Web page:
My trip to St Petersburg over Christmas died a slow, agonising death in 2020/21 during the Covid-19 pandemic. A couple of days before Christmas a neighbour mentioned that their guesthouse in Aberdeen was open over Christmas. Well, Aberdeen is in the middle of the Great Karoo and the closest it has ever been to any substantial body of water was when dinosaurs walked the earth. In every sense of the word, it could not be further from St Petersburg.
So the day before Christmas, when most people were baking, drinking or making frantic last-minute trips to the supermarket or mall, I headed north on the N1 towards Beaufort West and then east on the N9 to Aberdeen. I knew nothing about Aberdeen other than a rather random fact that Lawrence Oats, a member of Robert Scott’s ill-fated expedition to claim the South Pole, had been wounded near Aberdeen during the Anglo-Boer War (1899-1902). And that the town once had one of South Africa’s largest private zoos.
I almost missed the town altogether when I missed the rather ambiguous turnoff to Aberdeen. It is a quaint village where be buildings and number of churches suggest an era of relative affluence. Aberdeen’s streets are very wide, so wide that 100 years ago it would not have been too difficult to turn a horse-drawn spider in it. The properties are large, with enough space to grow vegetables and a fruit orchard. Some of the houses have seen better days, but a striking feature of the town is its ostrich palaces—beautiful Victorian houses built during a period when the Karoo grew wealthy on wool and ostrich feathers.
I stumbled on Pagel House in Stockenstroom Street on an evening stroll—the home of the famous Francois ‘Frank’ Wilke, who never lost his childhood love of the circus. Wilke bought Claremont House in the 1940s, one of Aberdeen’s striking ostrich palaces. Wilke was a great admirer of Wilhelm Pagel, the circus master of Pagel Circus and a famous strongman. When Pagel told Wilke that he was planning to shut down Pagel Circus, Wilke bought up all the animals and moved what remained of the circus to Aberdeen. The animals were housed in a zoo on the outskirts of the town, together with his already large collection of animals. It is said that at one stage the zoo had more than 30 lions. In the 1950s he renamed his house, Pagel House after his Pagel passed away.
Like many Karoo towns, Aberdeen also has its share of war stories and war graves. It is difficult to imagine how people managed to wage a war on horseback in this vast landscape. There is a local story about Jack Baxter (1879-1901), who got himself killed by getting lost and wearing a British uniform. Baxter was born in Newcastle in KwaZulu Natal and joined General Liebenberg’s commando in Klerksdorp. In 1901, after standing guard on a farm, he asked a local shepherd for directions back to his commando. The shepherd, took a look at his British uniform and gave him directions to the British camp nearby, where he was captured and courtmartialed for wearing a British uniform.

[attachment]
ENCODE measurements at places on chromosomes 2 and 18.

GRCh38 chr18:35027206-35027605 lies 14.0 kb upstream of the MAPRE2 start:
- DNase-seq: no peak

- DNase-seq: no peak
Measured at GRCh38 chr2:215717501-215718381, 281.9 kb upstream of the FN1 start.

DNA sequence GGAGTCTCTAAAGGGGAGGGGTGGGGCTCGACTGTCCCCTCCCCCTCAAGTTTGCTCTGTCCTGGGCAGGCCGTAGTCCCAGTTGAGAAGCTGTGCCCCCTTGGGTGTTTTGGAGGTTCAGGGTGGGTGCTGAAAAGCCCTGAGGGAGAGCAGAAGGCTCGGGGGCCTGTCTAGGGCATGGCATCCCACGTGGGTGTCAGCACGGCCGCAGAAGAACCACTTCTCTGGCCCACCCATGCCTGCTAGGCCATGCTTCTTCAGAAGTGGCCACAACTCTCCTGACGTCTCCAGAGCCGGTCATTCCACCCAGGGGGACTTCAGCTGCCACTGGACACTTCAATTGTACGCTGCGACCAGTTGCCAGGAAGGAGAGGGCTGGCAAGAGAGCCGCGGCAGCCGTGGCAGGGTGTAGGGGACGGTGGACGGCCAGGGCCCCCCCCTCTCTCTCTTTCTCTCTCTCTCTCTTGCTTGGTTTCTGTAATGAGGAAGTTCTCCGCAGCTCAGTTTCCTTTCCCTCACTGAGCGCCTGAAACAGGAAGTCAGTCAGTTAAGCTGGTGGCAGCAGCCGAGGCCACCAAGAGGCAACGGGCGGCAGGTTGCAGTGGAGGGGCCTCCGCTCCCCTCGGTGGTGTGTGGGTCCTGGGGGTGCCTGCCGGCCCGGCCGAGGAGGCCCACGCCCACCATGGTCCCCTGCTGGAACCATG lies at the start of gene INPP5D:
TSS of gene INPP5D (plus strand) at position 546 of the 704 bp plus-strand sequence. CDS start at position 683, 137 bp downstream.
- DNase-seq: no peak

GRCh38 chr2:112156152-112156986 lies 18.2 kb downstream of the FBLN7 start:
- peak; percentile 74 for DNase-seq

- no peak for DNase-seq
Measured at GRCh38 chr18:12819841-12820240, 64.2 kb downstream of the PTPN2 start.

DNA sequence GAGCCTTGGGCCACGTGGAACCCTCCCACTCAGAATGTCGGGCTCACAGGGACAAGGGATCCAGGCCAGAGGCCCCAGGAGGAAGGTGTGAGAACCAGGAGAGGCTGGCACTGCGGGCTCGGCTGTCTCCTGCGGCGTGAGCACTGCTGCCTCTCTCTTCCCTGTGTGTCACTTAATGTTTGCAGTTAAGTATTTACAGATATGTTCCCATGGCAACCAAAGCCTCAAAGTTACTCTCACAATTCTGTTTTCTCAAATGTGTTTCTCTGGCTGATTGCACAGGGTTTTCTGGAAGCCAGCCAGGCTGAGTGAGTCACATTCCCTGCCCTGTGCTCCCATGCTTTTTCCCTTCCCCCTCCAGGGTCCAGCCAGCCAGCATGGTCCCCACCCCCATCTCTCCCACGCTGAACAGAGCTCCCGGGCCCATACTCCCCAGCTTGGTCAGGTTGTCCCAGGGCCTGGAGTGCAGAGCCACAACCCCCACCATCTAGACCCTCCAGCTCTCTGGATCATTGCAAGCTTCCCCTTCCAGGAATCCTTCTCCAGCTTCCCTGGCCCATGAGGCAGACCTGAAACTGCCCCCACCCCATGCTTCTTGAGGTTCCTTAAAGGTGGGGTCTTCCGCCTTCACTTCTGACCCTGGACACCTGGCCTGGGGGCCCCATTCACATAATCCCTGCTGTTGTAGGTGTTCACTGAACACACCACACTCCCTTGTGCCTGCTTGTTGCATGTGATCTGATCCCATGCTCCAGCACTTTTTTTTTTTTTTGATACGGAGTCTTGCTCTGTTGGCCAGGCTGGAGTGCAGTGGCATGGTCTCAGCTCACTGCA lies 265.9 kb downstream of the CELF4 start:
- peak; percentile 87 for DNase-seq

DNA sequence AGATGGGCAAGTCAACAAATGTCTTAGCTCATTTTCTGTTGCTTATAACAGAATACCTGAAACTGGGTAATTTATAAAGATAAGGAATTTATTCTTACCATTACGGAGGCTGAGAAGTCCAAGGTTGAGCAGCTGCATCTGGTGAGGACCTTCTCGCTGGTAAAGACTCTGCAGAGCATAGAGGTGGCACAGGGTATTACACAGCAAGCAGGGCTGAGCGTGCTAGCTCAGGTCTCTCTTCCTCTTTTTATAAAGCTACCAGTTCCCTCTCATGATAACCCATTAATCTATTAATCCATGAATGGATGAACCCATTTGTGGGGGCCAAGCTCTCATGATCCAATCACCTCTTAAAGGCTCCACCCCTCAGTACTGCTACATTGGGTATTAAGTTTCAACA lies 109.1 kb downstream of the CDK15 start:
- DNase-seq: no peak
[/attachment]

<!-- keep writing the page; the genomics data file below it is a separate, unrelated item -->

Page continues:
Lawrence Oates (1880-1912), a member of Robert Scott’s expedition to the South Pole also has an Aberdeen connection. To find out more about this connection, I decided to look up Oates on a website dedicated to the Anglo-Boer War, and was very pleased to come across English newspaper clippings printed in the Essex County Chronicle and the Essex Newsman.
The Oates family home was Gestingthorpe Hall in Essex, which is close to Sudbury in Suffolk. After completing his schooling at Eton, Lawrence Oates joined the 3rd West Yorkshire Regiment in 1898 and was stationed at Curragh in Ireland. In 1900 he was a lieutenant in the 6th Inniskilling Dragoons. They arrived in Cape Town in January 1901 and then travelled to Aberdeen to join Colonel Parson’s column. Two months later, his patrol was caught in an ambush about 12 km from Aberdeen. Outnumbered and running out of ammunition, Captain Fouche of the boer commando demanded they surrender, but Oates refused, supposedly saying, ‘I came here to fight, not to surrender’. His patrol managed to escape but Oates took a bullet in his thigh and had to wait eight hours for an ambulance party to pick him up, and was treated by a medical offer of the 18th Battalion, Imperial Yeomanry. Oats stayed in Aberdeen until he was fit enough to return home. He received a Victoria Cross for bravery.
The Essex newspaper clippings provide some personal details on how soldiers were welcomed when they were sent home to recuperate. The village of Gestingthorpe was decorated with flags. The whole village was invited to a celebratory dinner party where local dignitaries took turn to make speeches. Oates’s mother had the fifth and sixth bells of the St Mary’s church recast and inscribed to commemorate her son’s safe return. Now walking with a pronounced limp, Oates returned to South Africa. In April 1902, a newspaper reported that Oates had to be hospitalised in Heilbron for enteric fever (typhoid). In June 1902, still seriously ill, he was sent home on the steamship Plassy. All six bells of the St Mary’s rang out to welcome him back to Gestingthorpe.
In 1910, while serving in India, Oates decided to join Robert Scott’s expedition to the South Pole and sailed south to meet them in New Zealand. From the onset, he was very critical about the expedition’s leadership and preparedness, and took over the care of the ponies—he also bought extra fodder for them. The expedition had many setbacks and by March 1912 they were starting to run out of supplies. Oats’ war wound and severe frostbite had also crippled him. Oates’ last words were recorded as, ‘I am just going outside and may be some time,’ before walking out into an Arctic blizzard to end his life.